The Hamer are a relatively large Omo Valley pastoralist tribe raising cattle and goats. The tribe live on the eastern side of the Omo River.
Their traditional lands cover a significant area and the land itself is owned collectively by the tribe. Women and girls with their highly distinctive braided hair and ochre painted skin, wear beads and metal bracelets and animal skin dresses or skirts. The women of the community grow and tend the crops, run the house, collect firewood and fetch water.
Older children look after the livestock, whist the warriors and elders protect the villages and stock from raiders; they also produce honey from the many acacia trees.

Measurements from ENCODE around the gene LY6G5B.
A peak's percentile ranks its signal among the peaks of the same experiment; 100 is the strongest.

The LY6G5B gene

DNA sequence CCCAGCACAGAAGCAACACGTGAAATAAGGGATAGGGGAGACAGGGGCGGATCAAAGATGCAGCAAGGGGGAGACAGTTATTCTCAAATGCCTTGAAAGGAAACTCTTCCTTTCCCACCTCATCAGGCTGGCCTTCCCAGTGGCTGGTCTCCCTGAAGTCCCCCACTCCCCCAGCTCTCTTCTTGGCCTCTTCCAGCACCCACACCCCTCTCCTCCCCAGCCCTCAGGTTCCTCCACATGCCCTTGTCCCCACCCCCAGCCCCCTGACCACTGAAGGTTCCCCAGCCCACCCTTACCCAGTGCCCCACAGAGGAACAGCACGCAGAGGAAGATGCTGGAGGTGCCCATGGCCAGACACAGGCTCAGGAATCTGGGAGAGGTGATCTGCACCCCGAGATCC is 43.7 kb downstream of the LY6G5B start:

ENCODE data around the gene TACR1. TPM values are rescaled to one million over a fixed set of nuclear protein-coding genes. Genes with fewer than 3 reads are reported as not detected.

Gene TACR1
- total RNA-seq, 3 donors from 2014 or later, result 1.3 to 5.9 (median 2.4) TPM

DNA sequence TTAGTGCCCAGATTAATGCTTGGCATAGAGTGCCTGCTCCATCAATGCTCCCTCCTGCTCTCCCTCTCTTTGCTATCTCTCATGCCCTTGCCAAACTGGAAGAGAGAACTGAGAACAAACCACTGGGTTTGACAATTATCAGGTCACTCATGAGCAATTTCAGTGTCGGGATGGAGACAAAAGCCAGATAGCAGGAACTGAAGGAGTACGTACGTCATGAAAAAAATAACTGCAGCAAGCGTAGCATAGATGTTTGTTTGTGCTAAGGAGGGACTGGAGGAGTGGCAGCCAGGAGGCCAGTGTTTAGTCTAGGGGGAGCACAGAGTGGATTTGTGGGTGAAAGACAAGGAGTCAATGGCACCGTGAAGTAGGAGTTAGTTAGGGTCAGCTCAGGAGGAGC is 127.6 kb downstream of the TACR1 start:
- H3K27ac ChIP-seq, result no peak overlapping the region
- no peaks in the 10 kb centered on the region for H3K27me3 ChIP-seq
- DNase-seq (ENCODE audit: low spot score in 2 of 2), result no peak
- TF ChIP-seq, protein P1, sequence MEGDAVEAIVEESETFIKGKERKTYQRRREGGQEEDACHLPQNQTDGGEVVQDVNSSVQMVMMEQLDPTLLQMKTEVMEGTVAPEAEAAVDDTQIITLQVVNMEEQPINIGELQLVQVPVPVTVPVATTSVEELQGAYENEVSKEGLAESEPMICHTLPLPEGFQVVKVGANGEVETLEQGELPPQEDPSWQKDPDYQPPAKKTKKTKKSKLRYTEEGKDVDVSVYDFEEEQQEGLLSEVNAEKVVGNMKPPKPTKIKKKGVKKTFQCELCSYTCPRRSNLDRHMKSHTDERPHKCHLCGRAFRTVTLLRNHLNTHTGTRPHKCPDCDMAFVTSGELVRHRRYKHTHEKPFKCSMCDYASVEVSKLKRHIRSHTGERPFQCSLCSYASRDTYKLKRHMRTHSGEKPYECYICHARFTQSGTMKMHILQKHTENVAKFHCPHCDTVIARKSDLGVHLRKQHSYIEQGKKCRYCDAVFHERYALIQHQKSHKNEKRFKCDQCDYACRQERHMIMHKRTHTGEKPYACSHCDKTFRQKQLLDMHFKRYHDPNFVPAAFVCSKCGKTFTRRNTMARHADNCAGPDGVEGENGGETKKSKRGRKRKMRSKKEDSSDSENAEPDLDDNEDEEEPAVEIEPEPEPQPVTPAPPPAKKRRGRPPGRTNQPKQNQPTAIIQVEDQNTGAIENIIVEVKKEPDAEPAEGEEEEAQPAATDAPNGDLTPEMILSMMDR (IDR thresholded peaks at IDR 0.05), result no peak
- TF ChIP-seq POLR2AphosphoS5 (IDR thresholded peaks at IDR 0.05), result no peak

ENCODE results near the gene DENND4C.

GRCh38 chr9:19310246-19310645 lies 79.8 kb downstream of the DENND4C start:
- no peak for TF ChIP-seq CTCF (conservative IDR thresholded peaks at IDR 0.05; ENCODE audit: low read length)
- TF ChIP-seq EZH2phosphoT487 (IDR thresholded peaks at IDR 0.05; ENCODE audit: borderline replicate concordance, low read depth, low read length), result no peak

Bull Jumping (or more accurately, cattle running) is a major tribal ceremony. Large numbers of people gather to watch and support a young man as he reaches manhood status in the tribe and also prepares for marriage. His close women relatives are whipped to give him strength for his ordeal.
Up to 30 (but more usually 10 – 20) bulls and cows are positioned side by side and the naked runner has to cross their backs four times in each direction from the ground. His friends and male relatives hold the animals in position while the women clap, dance and sing in encouragement. The young man has to succeed in this once in a lifetime challenge for his wife to be able to inherit.
These photographs are part of The End of Days – The Last of the Omo Valley Tribes series.